Reaching for Yield in the Going-Public Market: Evidence from SPACs
57 Pages Posted: 16 Feb 2021 Last revised: 27 Feb 2021
Date Written: January 1, 2021
This paper provides a unified explanation for the existence, time-series variation, and recent boom of the Special Purpose Acquisition Company (SPAC). We develop a theoretical framework in which SPAC and IPO markets serve different types of production firms and public investors. SPAC managers act as non-bank certification intermediaries and match yield-seeking investors with value-creating but risky production firms. Reaching for yield in the going-public market contributes to the rise of SPACs. Our model jointly explains several empirical patterns regarding the U.S. SPAC market: (1) Compared to IPO firms, SPAC firms are ex-ante smaller, riskier, but grow at higher or similar rates after going public. (2) SPAC issuance boomed in 2007 prior to the Global Financial Crisis and accelerated from 2015 to 2020. (3) The market share of SPACs is strongly positively correlated with equity market sentiment. Our model implies that a well-functioning SPAC market improves social welfare and stimulates economic growth by allowing creative, risk-taking firms to go public, increasing innovative activity ex-ante. Finally, we highlight the importance of aligning SPAC managers with long-term investors and provide recommendations for an improved SPAC structure.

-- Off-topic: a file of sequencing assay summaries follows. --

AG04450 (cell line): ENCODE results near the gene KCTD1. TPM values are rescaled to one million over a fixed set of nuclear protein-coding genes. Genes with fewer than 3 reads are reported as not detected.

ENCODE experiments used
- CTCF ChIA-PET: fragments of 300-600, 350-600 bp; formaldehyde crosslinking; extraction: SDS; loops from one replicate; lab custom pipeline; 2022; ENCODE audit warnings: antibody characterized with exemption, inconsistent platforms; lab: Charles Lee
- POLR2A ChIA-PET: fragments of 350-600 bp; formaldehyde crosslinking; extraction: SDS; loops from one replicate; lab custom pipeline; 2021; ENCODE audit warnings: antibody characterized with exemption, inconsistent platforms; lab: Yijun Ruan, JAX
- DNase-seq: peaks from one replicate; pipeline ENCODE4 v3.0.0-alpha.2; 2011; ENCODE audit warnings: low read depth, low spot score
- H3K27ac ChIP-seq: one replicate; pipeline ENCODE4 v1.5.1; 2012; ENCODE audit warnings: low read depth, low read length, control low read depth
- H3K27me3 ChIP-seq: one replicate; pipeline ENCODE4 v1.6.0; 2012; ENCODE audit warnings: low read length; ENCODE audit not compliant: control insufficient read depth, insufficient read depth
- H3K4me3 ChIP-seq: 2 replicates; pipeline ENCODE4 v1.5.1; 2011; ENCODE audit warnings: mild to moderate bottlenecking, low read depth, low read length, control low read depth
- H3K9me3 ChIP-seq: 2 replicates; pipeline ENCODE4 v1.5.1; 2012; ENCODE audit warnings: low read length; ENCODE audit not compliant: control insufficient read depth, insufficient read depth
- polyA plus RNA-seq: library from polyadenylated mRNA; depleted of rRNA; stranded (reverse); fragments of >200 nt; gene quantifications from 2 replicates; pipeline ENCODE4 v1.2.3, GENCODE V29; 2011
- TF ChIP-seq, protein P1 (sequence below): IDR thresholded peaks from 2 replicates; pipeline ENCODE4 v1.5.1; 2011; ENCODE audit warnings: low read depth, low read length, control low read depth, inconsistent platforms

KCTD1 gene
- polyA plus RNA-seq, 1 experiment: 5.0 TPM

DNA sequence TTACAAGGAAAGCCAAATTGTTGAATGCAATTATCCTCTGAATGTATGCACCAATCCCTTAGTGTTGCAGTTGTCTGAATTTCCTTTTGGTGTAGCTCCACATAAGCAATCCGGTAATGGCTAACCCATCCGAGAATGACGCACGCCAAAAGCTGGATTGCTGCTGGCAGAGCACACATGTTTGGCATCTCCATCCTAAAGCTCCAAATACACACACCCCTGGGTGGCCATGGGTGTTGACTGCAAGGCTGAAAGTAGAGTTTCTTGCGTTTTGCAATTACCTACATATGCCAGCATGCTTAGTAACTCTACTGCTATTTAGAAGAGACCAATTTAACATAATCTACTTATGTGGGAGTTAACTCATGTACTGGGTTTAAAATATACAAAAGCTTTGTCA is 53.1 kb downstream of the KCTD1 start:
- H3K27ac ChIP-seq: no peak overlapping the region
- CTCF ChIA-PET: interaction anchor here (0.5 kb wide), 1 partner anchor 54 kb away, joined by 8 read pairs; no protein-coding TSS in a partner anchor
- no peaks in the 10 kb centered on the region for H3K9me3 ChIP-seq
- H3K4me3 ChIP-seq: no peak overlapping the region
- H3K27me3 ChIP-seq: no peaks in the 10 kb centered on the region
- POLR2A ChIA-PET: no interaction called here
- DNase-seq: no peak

Keywords: SPAC, IPO, Going-Public, Reaching-for-Yield, Non-Bank Intermediaries, Adverse Selection, Innovation
JEL Classification: G24, G32
Suggested Citation: Suggested Citation